The president will nominate ten to federal courts today, a far earlier pace for judicial nominations than was set by Barack Obama and other recent presidents. Michigan’s Joan Larsen and Minnesota’s David Stras were on Trump’s list as possible Supreme Court nominees.
The White House today will announce ten of President Trump’s nominees for the federal courts, making a faster move on changing the face of the judiciary than any new president in the past quarter century, reports BuzzFeed News. Trump’s list include five nominees for federal appeals courts: two state supreme court justices who were on Trump’s list of U.S. Supreme Court contenders, one law professor, and two lawyers from private practice. The White House also will announce four nominees for the federal district courts and one for the Court of Federal Claims, which hears civil lawsuits against the federal government.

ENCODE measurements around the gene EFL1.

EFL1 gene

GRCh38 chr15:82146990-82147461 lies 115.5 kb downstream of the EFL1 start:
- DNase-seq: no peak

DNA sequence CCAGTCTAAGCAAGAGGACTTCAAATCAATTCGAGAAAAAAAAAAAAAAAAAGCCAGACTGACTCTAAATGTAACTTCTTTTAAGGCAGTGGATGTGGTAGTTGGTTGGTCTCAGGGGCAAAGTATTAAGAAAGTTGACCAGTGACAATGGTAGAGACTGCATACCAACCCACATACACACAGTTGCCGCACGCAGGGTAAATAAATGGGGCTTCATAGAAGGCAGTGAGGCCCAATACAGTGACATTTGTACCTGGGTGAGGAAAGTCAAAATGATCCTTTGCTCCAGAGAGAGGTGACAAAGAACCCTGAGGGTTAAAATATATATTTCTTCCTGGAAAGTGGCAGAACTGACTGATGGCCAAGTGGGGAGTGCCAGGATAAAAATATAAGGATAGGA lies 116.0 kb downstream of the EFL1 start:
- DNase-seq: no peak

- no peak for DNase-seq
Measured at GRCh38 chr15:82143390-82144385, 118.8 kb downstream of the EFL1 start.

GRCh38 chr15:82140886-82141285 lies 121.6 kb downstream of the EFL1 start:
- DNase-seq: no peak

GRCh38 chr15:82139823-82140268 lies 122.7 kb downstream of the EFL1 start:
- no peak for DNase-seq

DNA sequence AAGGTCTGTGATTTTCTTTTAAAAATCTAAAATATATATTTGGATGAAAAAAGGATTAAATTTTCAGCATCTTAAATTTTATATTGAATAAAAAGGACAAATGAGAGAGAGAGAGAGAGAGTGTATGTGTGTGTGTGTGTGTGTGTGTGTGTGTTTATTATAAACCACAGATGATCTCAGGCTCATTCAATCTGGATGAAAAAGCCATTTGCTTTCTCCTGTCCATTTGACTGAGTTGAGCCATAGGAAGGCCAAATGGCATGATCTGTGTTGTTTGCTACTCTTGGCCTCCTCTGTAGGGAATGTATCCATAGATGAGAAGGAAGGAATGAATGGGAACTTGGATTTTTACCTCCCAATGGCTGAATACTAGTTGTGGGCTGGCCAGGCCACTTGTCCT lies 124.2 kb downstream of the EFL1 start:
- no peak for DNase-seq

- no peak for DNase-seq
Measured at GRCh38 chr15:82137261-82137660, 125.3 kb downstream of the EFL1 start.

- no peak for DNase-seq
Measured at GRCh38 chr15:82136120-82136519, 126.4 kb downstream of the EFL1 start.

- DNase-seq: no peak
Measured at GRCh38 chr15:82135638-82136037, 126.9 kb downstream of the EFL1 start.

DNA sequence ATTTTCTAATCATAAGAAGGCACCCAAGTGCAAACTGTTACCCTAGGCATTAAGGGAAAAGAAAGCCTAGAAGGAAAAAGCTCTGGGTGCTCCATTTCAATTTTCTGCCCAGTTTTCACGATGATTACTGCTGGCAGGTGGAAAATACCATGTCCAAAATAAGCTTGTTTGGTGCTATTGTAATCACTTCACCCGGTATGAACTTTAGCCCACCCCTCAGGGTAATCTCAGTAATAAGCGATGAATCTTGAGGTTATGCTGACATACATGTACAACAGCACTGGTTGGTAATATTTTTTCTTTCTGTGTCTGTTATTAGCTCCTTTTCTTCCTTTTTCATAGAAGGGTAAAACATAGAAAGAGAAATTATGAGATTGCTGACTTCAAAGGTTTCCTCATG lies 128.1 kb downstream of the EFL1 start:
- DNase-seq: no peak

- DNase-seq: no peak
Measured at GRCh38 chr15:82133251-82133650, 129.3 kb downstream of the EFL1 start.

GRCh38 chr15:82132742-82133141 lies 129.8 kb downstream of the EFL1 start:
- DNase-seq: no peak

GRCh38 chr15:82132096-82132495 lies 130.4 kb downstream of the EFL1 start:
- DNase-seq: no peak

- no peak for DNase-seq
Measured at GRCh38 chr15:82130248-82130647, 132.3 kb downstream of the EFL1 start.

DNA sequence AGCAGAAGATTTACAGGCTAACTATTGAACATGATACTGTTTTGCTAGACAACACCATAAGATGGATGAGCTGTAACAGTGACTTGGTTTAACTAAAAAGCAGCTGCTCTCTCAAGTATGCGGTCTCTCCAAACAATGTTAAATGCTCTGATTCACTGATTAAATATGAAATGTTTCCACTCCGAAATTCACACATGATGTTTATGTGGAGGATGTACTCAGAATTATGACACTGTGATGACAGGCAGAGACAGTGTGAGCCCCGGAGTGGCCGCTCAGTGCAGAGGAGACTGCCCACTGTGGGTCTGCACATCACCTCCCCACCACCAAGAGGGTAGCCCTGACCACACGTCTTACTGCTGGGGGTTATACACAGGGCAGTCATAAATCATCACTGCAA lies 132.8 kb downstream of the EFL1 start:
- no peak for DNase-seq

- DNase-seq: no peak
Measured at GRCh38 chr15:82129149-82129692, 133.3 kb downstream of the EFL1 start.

There are 129 open seats on the federal courts — making up about 14 percent of lower court judgeships — and 21 upcoming vacancies have already been announced. Trump’s move marks the administration’s first attempt at making a sizable dent in the large number of vacancies across the federal judiciary. It was the end of July in President Obama’s first year in office before he had announced a dozen judicial nominees. Two appeals court nominees set to be announced were on Trump’s high court list: Michigan Supreme Court Justice Joan Larsen, who will also be nominated for the 6th Circuit, and Minnesota Supreme Court Justice David Stras, who will be nominated for the 8th Circuit. Kevin Newsom, a private practice lawyer in Alabama and the state’s former solicitor general, is to be nominated for the 11th Circuit; John Bush, a private practice lawyer in Kentucky, for the 6th Circuit; and Amy Coney Barrett, a University of Notre Dame law professor, for the 7th Circuit.